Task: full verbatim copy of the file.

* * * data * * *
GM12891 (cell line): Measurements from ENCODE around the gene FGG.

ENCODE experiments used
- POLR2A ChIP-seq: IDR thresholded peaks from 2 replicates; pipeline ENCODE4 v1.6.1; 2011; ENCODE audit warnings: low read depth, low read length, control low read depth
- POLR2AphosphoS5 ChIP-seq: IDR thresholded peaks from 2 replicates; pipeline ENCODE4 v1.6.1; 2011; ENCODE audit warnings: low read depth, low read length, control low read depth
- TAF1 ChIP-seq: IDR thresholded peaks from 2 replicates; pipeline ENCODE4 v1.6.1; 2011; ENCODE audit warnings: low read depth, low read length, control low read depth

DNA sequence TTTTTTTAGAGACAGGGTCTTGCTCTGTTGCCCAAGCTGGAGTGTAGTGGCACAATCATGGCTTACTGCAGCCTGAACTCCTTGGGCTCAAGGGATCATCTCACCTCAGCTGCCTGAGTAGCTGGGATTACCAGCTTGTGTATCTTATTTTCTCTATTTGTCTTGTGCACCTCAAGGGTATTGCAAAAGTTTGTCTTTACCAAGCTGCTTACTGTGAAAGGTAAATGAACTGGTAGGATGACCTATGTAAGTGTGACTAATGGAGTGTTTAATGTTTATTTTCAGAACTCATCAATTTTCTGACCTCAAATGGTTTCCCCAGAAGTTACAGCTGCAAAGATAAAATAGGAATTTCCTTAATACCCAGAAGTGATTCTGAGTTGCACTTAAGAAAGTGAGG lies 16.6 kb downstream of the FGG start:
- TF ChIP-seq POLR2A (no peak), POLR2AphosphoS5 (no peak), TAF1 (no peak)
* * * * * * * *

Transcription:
GM12891 (cell line): Measurements from ENCODE around the gene FGG.

ENCODE experiments used
- POLR2A ChIP-seq: IDR thresholded peaks from 2 replicates; pipeline ENCODE4 v1.6.1; 2011; ENCODE audit warnings: low read depth, low read length, control low read depth
- POLR2AphosphoS5 ChIP-seq: IDR thresholded peaks from 2 replicates; pipeline ENCODE4 v1.6.1; 2011; ENCODE audit warnings: low read depth, low read length, control low read depth
- TAF1 ChIP-seq: IDR thresholded peaks from 2 replicates; pipeline ENCODE4 v1.6.1; 2011; ENCODE audit warnings: low read depth, low read length, control low read depth

DNA sequence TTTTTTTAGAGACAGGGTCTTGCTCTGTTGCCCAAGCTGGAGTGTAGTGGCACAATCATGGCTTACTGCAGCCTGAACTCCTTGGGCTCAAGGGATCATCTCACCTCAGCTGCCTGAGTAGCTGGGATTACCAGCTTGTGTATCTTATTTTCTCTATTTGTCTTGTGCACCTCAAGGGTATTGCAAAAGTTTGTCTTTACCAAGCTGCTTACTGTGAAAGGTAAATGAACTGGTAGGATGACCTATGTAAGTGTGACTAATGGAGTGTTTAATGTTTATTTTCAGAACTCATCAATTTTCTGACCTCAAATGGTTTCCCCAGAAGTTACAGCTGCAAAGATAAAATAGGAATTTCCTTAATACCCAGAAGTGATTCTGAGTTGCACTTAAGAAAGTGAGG lies 16.6 kb downstream of the FGG start:
- TF ChIP-seq POLR2A (no peak), POLR2AphosphoS5 (no peak), TAF1 (no peak)